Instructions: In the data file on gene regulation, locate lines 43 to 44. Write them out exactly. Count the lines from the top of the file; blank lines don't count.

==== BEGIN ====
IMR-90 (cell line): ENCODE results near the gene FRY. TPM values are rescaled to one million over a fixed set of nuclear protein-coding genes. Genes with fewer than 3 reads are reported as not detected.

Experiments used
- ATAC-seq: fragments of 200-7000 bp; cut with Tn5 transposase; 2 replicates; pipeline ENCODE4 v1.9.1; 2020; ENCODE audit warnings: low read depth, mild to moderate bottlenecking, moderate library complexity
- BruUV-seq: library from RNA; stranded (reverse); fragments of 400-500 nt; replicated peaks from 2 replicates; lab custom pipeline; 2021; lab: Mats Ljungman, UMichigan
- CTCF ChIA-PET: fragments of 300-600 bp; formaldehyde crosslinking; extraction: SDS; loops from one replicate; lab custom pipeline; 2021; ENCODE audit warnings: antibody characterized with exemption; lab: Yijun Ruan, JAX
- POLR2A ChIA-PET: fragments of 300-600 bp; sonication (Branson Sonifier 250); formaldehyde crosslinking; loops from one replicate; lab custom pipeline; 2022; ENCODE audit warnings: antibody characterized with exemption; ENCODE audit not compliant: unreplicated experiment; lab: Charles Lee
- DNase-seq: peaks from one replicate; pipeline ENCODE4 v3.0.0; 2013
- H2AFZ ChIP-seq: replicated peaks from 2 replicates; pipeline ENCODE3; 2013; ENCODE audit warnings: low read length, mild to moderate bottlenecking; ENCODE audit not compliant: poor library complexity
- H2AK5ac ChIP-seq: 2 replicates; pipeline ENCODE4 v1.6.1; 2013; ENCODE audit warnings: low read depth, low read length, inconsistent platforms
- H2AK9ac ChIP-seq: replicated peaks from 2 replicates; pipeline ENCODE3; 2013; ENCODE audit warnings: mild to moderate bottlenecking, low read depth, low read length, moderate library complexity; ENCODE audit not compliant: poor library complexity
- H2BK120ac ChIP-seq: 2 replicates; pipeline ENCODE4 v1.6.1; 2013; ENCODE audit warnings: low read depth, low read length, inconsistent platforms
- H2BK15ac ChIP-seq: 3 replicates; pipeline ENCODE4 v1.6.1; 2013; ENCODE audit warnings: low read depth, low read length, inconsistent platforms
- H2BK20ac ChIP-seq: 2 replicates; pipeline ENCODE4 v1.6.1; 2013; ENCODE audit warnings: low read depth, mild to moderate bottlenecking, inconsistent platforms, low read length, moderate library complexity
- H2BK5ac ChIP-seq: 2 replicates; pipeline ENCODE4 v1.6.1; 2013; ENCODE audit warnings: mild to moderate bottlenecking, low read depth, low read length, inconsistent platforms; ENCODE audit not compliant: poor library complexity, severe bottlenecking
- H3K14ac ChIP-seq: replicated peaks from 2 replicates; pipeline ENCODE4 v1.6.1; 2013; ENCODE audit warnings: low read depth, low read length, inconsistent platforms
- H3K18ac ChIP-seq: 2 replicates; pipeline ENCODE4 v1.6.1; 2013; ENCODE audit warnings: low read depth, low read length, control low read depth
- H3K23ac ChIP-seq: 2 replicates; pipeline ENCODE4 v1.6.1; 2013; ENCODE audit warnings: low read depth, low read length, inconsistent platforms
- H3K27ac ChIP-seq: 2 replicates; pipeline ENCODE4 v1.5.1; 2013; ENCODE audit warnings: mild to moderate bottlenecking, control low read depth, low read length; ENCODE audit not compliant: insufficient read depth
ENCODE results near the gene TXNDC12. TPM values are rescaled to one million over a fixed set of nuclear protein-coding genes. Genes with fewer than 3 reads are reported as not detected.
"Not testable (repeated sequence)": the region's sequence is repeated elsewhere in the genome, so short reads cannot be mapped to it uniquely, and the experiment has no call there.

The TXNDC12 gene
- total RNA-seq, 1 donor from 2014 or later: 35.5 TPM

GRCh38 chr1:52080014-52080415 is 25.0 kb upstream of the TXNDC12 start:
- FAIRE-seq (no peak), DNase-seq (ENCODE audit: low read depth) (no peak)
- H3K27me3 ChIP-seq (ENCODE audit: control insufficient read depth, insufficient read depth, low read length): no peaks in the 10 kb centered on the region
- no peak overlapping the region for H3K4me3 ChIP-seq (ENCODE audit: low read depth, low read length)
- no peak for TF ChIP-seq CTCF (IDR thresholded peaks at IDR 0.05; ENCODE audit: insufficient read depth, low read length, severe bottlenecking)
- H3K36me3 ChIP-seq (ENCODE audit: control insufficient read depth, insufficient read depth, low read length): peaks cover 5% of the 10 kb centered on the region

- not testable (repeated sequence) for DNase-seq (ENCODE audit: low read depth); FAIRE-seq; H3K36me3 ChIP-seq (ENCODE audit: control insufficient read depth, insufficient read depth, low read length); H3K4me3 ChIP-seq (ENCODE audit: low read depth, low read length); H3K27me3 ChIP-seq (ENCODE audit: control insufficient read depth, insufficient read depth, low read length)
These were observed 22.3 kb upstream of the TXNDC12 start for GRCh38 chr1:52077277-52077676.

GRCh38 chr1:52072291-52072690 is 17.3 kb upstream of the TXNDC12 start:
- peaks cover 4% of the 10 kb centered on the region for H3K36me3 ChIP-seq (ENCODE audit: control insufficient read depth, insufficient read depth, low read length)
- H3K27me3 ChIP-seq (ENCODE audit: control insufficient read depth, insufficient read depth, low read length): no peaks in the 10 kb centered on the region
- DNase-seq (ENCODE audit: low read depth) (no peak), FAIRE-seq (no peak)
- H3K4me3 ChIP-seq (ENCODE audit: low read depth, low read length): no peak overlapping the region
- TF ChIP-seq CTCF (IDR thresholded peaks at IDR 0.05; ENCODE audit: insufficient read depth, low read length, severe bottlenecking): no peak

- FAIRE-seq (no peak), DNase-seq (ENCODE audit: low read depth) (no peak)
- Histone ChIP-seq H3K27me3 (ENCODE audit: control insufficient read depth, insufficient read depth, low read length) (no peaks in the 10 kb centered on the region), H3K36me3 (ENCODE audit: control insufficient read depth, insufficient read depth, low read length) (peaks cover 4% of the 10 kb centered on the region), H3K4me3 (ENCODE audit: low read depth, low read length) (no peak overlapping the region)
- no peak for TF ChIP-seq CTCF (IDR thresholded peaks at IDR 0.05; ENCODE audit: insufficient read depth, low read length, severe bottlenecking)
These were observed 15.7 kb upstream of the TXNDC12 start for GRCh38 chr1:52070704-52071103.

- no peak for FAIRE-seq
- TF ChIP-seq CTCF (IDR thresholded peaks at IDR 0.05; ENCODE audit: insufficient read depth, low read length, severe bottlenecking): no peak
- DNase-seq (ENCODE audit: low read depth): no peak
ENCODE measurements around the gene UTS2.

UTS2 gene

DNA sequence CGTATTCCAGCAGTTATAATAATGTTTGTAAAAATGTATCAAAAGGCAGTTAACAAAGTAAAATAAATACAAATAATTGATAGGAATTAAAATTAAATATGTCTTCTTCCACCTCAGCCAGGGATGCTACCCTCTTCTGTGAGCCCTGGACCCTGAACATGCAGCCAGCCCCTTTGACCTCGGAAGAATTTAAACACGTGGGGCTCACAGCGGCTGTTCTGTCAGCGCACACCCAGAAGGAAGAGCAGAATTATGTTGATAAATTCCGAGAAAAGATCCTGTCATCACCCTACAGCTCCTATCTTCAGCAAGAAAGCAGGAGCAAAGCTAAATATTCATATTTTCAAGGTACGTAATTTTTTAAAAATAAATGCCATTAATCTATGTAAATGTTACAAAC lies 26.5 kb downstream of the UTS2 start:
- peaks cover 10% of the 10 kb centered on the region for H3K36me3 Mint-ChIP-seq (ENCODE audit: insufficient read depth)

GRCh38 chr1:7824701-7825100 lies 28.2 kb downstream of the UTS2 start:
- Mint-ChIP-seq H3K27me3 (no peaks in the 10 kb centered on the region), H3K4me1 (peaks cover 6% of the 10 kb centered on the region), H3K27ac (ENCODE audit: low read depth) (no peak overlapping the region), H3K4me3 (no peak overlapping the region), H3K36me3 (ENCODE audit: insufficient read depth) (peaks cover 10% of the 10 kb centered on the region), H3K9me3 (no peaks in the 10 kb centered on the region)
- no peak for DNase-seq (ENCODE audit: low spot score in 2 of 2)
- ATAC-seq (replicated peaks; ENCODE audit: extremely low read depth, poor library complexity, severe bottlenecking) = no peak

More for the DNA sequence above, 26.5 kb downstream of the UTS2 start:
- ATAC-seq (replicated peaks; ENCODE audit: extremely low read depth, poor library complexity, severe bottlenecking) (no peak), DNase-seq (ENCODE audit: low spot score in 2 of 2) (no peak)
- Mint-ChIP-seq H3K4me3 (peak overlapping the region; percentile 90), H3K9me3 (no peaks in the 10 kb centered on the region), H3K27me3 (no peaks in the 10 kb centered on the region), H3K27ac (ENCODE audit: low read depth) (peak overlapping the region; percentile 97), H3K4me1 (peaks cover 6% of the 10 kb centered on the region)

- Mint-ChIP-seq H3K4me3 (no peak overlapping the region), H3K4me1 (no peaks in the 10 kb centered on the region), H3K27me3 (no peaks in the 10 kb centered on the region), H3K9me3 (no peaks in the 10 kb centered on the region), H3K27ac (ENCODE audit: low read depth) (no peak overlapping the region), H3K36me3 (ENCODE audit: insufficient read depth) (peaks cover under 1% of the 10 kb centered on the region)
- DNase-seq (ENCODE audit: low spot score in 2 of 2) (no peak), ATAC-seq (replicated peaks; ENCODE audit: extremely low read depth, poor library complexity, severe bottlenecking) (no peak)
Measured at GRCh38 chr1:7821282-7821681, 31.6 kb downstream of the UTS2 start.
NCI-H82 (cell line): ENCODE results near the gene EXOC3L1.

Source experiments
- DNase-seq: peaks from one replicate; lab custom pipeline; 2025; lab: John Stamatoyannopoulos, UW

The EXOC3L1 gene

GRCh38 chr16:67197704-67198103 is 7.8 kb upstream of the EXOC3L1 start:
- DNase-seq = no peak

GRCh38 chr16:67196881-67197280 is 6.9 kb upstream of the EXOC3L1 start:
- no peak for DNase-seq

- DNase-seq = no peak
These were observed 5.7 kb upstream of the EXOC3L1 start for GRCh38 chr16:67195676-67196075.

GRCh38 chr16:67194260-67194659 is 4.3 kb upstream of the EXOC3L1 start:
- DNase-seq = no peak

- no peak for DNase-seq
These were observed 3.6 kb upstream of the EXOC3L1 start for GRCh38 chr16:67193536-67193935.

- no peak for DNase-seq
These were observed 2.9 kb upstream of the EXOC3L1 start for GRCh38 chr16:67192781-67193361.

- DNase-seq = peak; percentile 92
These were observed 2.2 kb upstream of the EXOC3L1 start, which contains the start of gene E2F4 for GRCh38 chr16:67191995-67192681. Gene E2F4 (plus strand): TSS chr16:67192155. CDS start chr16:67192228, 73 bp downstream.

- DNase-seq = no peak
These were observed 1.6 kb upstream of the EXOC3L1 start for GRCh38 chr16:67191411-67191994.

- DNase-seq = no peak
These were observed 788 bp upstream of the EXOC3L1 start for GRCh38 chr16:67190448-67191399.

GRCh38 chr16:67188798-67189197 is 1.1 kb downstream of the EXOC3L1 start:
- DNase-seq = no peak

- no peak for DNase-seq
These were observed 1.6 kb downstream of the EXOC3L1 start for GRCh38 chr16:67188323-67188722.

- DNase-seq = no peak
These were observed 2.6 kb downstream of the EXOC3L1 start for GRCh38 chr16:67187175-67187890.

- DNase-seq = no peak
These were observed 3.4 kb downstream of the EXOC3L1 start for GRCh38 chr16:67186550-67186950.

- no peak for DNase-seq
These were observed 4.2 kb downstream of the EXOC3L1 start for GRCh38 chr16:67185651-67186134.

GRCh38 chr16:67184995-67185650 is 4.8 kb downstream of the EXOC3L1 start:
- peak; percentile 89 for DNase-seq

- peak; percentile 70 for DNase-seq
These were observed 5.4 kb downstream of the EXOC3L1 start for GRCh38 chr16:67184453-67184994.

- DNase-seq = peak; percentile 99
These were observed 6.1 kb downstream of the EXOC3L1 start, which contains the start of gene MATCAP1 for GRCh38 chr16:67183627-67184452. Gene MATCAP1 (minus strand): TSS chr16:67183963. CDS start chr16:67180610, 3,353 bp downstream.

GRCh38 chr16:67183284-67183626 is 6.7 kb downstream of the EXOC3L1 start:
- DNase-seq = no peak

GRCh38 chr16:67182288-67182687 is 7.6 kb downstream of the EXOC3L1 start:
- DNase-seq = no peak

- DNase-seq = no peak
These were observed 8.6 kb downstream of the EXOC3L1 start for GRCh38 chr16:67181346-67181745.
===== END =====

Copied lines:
- DNase-seq (ENCODE audit: low read depth): no peak
ENCODE measurements around the gene UTS2.